…Arching Bridge and Shaded Valley…



by Bob Linnenberg ‘63

Daily, occasionally, or in the annual graduation Bridge Walk, generations of Withrowites have crossed the graceful footbridge at the entrance to our beautiful grounds, but few know that it might never have been built. In 1915 the architects at Garber and Woodward had to make a decision on what to do about the ravine that ran along Madison Road in front of the proposed East High School.

When it became  apparent that it would be too expensive to fill in the entire ravine, it was decided to design and build a footbridge over it. Palladian in style, the concrete and brick open spandrel arch bridge proved to be the  proper practical and esthetic choice, and its construction was endorsed by the president of the Cincinnati Board of Education, Dr. John M. Withrow.

In the years following, it was sometimes necessary  to maintain and make repairs to the understructure and decking, always at the expense of the Board of Education. By 1979, however, lack of funding led to the bridge’s having deteriorated to such an extent that it was condemned as unsafe by the City of Cincinnati. A ten-foot high fence was erected at either  and to block its use.

The Friends of Withrow, spearheaded by community activist Monica Nolan, was created, and volunteers, alumni, friends and students raised over $150,000 to help fund the repairs. Reopened in November 1981, the bridge was dedicated in honor of Miss Nolan’s sister, Nora May Nolan, a popular English teacher at Withrow from 1953 to 1976 and the main force behind the beautification of the school grounds. Annie Glenn, wife of Ohio Senator John Glenn (the first man to orbit the earth), was guest of honor at the bridge re-opening ceremony. In 1983 Withrow High School was listed on the  National Register of Historic Places.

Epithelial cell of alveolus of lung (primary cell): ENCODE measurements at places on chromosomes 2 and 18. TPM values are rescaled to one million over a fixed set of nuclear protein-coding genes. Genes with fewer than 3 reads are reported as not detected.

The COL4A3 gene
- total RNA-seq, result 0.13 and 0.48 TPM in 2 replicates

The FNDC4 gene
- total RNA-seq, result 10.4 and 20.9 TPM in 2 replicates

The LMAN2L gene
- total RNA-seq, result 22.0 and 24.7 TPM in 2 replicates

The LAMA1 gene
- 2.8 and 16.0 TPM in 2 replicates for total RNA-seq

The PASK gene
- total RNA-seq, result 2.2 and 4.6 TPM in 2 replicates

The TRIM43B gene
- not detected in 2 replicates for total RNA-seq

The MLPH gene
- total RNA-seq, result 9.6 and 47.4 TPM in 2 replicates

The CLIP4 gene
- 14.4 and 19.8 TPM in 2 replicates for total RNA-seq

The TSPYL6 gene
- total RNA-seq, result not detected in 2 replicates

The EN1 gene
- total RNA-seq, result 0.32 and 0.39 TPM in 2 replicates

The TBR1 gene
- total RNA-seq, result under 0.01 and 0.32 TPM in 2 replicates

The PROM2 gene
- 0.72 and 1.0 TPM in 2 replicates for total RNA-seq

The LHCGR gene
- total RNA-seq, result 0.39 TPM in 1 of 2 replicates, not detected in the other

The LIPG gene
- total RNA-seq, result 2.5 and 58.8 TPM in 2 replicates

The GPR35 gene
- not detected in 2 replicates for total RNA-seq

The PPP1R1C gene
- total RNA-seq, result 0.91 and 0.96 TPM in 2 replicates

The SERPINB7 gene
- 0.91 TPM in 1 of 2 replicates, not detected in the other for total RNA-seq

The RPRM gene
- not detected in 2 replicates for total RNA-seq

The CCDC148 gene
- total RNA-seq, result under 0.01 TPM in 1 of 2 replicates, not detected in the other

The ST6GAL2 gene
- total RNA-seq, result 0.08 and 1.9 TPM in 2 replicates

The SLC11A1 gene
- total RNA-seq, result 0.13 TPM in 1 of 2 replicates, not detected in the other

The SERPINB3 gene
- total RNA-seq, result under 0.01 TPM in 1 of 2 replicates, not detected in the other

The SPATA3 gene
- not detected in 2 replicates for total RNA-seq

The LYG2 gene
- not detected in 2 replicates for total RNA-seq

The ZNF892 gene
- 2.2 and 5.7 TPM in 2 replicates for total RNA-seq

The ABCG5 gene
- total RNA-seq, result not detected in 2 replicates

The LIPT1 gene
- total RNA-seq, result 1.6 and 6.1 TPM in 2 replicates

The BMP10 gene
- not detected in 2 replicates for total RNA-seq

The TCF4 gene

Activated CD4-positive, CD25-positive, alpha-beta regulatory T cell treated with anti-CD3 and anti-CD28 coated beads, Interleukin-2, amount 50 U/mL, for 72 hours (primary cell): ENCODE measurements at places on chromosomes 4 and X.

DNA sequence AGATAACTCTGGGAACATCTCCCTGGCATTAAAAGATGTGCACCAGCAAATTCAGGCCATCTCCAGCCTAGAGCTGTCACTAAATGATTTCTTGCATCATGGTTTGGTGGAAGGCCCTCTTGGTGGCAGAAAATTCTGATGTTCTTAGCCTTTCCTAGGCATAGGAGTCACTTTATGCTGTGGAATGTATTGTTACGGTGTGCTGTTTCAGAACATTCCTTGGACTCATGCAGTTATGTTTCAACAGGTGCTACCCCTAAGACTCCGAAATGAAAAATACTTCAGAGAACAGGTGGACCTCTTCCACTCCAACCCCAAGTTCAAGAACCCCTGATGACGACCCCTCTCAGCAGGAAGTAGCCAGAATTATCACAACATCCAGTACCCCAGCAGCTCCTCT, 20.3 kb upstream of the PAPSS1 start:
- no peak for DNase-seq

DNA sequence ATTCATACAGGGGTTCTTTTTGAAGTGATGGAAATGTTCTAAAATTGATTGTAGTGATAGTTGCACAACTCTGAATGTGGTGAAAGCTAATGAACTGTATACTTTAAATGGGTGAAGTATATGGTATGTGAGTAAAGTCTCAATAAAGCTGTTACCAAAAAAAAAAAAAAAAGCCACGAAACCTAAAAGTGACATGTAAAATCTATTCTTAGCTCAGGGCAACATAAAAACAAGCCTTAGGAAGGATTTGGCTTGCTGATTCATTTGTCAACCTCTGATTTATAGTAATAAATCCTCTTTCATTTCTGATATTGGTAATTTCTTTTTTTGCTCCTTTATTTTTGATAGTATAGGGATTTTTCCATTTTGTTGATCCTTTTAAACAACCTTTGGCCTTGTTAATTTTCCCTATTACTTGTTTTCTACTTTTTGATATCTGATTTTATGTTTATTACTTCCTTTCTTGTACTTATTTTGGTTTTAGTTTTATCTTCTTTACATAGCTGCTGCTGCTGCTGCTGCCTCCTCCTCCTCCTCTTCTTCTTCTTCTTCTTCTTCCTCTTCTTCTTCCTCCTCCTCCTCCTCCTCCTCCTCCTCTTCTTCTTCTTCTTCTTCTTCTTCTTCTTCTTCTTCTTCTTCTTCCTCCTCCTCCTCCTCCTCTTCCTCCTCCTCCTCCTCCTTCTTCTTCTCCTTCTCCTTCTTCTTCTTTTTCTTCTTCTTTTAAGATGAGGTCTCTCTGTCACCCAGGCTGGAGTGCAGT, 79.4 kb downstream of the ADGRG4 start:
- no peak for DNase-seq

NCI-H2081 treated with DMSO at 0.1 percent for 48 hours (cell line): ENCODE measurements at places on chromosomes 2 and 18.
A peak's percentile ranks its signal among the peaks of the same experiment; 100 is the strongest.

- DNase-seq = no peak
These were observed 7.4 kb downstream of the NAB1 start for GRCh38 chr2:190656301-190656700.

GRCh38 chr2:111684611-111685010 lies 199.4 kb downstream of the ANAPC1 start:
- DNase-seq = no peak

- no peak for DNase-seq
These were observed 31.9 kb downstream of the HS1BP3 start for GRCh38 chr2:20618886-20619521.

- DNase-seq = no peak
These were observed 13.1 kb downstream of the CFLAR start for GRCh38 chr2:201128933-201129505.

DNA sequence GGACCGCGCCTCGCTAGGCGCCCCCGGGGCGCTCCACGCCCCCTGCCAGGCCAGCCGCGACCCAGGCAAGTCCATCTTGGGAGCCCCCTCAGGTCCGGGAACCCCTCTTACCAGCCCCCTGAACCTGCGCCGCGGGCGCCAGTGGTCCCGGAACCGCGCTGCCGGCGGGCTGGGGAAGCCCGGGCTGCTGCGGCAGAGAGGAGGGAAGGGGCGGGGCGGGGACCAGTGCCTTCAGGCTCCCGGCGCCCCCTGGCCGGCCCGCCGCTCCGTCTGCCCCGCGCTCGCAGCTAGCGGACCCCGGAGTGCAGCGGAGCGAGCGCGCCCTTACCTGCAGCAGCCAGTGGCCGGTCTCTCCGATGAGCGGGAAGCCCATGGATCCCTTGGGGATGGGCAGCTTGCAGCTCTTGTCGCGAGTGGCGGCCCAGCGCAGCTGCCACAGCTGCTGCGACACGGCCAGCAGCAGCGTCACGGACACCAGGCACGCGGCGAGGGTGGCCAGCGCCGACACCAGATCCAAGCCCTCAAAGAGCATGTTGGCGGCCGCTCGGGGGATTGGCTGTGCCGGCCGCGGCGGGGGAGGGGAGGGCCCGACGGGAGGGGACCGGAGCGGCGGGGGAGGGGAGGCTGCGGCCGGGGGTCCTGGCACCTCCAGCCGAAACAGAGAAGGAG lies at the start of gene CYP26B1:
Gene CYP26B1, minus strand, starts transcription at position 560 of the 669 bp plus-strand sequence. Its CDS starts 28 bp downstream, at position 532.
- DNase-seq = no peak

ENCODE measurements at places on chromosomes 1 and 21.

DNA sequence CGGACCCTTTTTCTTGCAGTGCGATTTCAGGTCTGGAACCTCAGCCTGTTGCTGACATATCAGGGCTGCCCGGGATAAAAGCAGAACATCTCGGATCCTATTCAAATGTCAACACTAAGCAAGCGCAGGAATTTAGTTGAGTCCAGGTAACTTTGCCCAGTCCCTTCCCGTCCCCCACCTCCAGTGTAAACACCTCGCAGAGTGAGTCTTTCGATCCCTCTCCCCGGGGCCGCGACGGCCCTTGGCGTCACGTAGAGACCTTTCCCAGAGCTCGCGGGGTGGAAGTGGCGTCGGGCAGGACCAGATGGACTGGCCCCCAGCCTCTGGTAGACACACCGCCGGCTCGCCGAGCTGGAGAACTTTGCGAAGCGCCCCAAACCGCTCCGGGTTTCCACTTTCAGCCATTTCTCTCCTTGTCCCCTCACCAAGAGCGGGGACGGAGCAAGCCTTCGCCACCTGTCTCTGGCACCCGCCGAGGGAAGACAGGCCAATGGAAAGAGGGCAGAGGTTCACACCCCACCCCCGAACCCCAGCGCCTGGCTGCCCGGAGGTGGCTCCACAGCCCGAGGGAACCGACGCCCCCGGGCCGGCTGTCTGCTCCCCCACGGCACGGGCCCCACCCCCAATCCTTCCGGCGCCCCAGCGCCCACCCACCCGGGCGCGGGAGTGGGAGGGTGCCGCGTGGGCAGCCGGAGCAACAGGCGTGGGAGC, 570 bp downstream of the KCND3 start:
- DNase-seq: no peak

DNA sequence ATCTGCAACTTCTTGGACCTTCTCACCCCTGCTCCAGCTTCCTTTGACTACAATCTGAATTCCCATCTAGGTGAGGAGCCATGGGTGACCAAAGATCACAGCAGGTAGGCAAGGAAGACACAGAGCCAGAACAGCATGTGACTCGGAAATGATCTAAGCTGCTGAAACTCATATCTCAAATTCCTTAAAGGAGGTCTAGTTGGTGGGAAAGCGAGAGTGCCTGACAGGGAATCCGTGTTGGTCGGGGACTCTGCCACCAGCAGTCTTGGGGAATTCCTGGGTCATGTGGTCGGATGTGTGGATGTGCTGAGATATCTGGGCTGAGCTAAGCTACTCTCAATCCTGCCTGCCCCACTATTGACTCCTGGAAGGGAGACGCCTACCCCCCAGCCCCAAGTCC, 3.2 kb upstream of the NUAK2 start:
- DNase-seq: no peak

By 2010 the bridge was once again showing signs of deterioration. Substantial repairs to the concrete arch and columns were needed. Bricks were missing or dislodged on the walking deck.Withrow Alumni Inc., the successor to the Friends of Withrow, needed to raise $50,000 toward the cost of repairs, with the Board of Education covering the balance. At a cost of $130,000, repairs began in June 2011 and were completed in Spring 2012. The bridge had a new deck and water guides. Repairs to the understructure were made, but some major repairs had to be deferred due to, once again, lack of funding.

After 100 years the bridge remains an iconic symbol of Withrow. It is in  active use by students, alumni and friends, many of whom have contributed to its maintenance and care. The annual Bridge Walk is still an important and emotional experience for graduating seniors, which hopefully will continue for another 100 years.

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